KARACHI: Higher import and transportation costs, crop availability, the demand and supply gap, hoarding, exchange rate issues, etc have led to massive price disparities in prices of essential food items in various cities of the country.

According to data released by the Pakistan Bureau of Statistics (PBS), the rate of 20kg flour bag in Karachi has reached a record Rs2,800-3,000 as compared to Rs1,295 in Islamabad, Lahore and Gujranwala, while the same bag is being sold for Rs1,300-2,880 in Larkana, Sukkur and Hyderabad.

In Quetta and Peshawar, these flour bags sell for Rs1,295-2,700.

The port city of Karachi does not cultivate wheat and it depends on the arrival of grain, mainly from producing areas in interior Sindh.

In Khuzdar, a live broiler chicken is available at Rs460 per kg as compared to Rs410-450 in Quetta, while in Karachi it is sold at Rs390-420.

The bird costs Rs375 in Peshawar and Rs390-400 in Islamabad.

The highest egg rates of Rs275-300 per dozen prevail in Karachi, Islamabad, Faisalabad and Quetta, while the lowest egg rates of Rs250-270 are in Multan, Bahawalpur and Sukkur.

Faisalabad has the highest price of Rs295 per kg for masoor as compared to Rs250-280 in Karachi and Rs235-240 in Peshawar.

In Quetta, Moong rate hovers between Rs300-310 as compared to Rs210-280 in other cities.

The price of gram pulse holds the peak of Rs280-290 per kg in Quetta as compared to Rs220-260 per kg in Karachi and Rs200-250 in other cities.

Potatoes from the new crop are selling at Rs35-50 per kg in Karachi and some cities of Punjab, consumers of Islamabad are paying Rs60-90 per kg followed by Rs50-70 per kg in Peshawar and Rs60-70 in Quetta.

In Islamabad, onion carries a price of Rs240-280 per kg as against Rs180-220 in other parts of the country.

Floods in August devastated Sindh crops and only a few quantities are arriving from some producing areas at higher prices. Even the import of onions from various countries had failed to bring down prices.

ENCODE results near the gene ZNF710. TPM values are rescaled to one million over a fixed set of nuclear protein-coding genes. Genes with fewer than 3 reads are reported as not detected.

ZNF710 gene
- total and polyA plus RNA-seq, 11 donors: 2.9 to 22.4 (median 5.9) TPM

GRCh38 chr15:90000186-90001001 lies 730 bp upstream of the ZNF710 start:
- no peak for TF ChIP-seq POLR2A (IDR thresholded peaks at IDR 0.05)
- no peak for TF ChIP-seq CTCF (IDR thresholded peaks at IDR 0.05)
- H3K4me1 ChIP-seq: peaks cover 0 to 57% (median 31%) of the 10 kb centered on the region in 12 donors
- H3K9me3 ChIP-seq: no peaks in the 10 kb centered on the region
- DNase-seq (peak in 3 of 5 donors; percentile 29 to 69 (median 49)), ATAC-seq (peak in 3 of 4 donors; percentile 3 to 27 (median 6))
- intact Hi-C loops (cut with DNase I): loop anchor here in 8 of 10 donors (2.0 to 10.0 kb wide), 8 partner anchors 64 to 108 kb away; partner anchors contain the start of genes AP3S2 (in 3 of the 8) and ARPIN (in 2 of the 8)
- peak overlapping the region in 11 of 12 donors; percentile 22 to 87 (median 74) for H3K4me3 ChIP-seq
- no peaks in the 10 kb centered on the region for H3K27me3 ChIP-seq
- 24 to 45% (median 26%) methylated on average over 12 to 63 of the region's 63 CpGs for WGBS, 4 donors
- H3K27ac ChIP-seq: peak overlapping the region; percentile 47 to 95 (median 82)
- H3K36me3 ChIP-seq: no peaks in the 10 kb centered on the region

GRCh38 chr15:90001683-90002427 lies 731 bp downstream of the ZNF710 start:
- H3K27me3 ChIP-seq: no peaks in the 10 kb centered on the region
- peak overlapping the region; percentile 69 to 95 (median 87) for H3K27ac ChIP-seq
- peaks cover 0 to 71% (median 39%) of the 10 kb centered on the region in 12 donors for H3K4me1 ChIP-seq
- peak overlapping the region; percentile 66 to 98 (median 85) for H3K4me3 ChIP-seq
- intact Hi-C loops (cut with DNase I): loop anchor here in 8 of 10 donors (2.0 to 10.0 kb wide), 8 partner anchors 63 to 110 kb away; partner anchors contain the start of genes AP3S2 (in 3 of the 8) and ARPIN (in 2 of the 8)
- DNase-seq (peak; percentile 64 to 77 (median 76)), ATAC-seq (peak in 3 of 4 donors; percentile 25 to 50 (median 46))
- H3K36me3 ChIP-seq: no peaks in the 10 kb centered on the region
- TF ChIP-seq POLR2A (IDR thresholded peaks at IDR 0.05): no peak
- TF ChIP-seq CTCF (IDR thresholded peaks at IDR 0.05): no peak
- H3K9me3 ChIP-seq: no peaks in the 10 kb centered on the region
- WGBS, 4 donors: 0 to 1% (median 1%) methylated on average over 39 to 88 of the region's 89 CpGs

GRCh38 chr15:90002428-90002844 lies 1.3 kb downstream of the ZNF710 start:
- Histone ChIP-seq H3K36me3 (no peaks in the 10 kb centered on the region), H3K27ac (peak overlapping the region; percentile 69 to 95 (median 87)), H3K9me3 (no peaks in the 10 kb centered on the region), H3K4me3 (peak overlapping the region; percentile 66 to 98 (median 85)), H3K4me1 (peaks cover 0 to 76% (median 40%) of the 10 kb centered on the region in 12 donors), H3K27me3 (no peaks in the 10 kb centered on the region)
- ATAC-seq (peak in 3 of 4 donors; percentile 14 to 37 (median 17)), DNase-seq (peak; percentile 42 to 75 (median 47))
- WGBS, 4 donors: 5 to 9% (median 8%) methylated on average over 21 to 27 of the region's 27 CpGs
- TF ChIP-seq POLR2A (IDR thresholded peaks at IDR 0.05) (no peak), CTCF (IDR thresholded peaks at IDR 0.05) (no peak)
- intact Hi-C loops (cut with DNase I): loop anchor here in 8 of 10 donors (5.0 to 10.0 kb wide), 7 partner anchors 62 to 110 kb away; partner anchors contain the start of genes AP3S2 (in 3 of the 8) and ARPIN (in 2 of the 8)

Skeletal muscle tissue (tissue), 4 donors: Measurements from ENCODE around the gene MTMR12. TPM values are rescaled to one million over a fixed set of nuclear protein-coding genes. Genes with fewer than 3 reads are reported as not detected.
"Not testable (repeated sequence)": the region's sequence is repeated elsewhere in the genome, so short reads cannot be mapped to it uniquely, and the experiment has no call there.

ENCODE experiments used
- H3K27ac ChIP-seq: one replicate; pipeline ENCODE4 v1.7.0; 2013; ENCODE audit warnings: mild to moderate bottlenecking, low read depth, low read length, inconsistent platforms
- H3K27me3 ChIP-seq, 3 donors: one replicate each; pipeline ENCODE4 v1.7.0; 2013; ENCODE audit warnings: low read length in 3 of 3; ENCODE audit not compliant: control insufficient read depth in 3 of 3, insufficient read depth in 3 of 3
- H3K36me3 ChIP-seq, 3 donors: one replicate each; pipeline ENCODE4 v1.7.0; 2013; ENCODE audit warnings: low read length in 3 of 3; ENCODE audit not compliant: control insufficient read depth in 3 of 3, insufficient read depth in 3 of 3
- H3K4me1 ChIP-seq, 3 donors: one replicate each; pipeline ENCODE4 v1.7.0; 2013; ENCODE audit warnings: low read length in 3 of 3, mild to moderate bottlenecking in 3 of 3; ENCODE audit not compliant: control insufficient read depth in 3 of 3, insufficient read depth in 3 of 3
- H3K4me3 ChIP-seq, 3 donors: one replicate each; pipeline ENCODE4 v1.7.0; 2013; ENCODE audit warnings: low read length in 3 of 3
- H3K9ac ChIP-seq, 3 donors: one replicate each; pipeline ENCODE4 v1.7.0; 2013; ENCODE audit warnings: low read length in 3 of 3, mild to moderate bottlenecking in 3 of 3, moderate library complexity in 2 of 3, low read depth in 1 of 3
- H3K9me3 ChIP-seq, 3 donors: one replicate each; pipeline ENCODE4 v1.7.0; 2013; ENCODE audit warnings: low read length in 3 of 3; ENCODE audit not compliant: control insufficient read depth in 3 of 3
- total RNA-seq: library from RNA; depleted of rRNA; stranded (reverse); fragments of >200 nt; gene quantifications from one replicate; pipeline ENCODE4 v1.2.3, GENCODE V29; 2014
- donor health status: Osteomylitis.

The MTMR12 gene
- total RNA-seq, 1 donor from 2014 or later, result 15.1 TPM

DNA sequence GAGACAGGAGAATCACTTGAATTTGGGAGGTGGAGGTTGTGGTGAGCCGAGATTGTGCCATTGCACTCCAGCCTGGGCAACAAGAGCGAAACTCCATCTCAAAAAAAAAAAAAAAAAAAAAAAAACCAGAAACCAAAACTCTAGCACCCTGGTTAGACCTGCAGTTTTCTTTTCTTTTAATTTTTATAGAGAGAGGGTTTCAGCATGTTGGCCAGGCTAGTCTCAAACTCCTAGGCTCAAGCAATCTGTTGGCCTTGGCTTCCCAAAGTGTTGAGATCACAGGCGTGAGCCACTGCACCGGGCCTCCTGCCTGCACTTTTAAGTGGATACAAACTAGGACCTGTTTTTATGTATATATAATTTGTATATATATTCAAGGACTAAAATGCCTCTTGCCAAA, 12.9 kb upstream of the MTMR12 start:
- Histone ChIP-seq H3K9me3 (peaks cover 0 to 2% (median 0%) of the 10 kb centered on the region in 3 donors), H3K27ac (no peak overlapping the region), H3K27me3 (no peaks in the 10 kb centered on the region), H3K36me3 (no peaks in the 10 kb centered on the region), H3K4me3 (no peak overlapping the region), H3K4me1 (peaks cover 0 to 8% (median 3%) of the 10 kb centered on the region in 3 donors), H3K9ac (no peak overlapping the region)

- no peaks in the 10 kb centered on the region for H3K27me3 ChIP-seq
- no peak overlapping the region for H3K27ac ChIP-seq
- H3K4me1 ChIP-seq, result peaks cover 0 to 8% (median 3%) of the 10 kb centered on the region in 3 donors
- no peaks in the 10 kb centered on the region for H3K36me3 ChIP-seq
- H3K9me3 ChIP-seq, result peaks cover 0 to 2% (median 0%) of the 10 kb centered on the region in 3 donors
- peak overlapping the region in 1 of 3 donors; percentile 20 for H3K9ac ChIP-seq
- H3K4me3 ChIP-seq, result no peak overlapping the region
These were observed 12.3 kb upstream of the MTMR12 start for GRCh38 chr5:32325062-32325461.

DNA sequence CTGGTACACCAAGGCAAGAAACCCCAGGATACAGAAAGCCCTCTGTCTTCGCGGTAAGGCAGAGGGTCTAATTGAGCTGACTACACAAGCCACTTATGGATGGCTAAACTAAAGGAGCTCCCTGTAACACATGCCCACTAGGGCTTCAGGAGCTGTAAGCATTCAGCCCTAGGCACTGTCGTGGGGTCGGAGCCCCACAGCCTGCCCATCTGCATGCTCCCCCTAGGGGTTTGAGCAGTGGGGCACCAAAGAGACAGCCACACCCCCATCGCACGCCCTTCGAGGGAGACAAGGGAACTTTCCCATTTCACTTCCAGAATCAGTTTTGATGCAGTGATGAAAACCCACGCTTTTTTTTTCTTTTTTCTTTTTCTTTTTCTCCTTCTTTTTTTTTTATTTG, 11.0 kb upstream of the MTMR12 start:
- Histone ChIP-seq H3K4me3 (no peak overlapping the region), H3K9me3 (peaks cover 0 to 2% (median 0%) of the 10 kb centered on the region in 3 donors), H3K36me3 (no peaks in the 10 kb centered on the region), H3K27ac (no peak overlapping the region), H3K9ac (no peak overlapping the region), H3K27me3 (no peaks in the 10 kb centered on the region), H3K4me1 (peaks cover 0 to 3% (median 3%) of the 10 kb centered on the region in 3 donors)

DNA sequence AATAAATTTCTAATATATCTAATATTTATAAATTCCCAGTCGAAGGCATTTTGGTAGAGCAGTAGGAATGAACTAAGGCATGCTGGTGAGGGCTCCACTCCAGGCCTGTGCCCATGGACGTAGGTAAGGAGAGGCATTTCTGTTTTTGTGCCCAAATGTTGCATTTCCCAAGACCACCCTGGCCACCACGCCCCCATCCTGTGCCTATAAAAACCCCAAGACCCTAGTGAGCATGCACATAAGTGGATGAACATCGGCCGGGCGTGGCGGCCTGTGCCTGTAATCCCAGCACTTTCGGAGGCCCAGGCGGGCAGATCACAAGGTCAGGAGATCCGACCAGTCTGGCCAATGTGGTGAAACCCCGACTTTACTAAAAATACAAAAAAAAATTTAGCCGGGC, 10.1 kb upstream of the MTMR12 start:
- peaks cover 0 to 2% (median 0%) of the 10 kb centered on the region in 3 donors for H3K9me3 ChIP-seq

In Islamabad, tomato rates are Rs80-120 per kg as against Rs40-60 in Karachi and Rs70-80 in Peshawar.

Karachi is getting huge supplies from Sindh-producing areas from the leftover crop after flood devastation and new harvesting by the growers.

Retailers in Karachi are pocketing Rs170-200 per kg for Basmati broken rice (average quality) as against Rs130-140 in Peshawar and Rs140-170 in Islamabad.

The average price of beef with bones in Karachi, Islamabad and Larkana is tagged at Rs750-850 per kg against Rs500-700 in Peshawar, Rs700-750 in Lahore and Rs680-700 in Quetta.

In Karachi and Islamabad, mutton costs Rs1,500-1,800 per kg as against Rs1,100-1,500 in Peshawar and Rs1,250 in Larkana.

Loose milk in Larkana is available at Rs180-200 per litre as compared to Rs180-190 in Karachi, Rs150-180 in Peshawar, Rs110-120 in Bahawalpur, Rs170-180 in Islamabad, Rs120 in Sialkot and Rs130-160 in Lahore.

Karachi Wholesalers Grocers Group chairman Rauf Ibrahim said the city is the hub of imported pulses which is later transported to mills for finishing and then to various cities, thus causing huge price difference due to transportation charges. The same is the case in the arrival of the local crop to the mills and then distribution to various areas which also involves varying transportation charges.

He said the wheat flour crisis is deepening with every passing day, especially in Karachi, Balochistan and Peshawar. As the new crop is two months away, the government should allow the private sector to import wheat in huge quantities to control rising flour prices.

The government should also stop giving billions of rupee subsidies on wheat flour as the majority of the population has failed to get the subsidised flour at Rs65 per kg in Sindh.

President Falahi Anjuman Wholesale Vegetable Market, Super Highway, Haji Shahjehan said vegetable rates usually fluctuate daily on demand and supply, transportation charges and arrival/suspension from the producing areas. Due to the season-wise cycle of crops in Pakistan, provinces meet each others’ requirements and on many occasions, one province feeds the entire country, thus putting extra pressure on prices.

He said as the floods had destroyed the Sindh onion crop, costly imports are being carried out from various countries amid a shortage of dollars.

Mr Shahjehan urged the government to allow the import of onion from India through Wagah which would cost much lower than other countries and would bring down prices.

He said price disparity also prevails within the city markets due to quality issues.

Published in Dawn, january 8th, 2023

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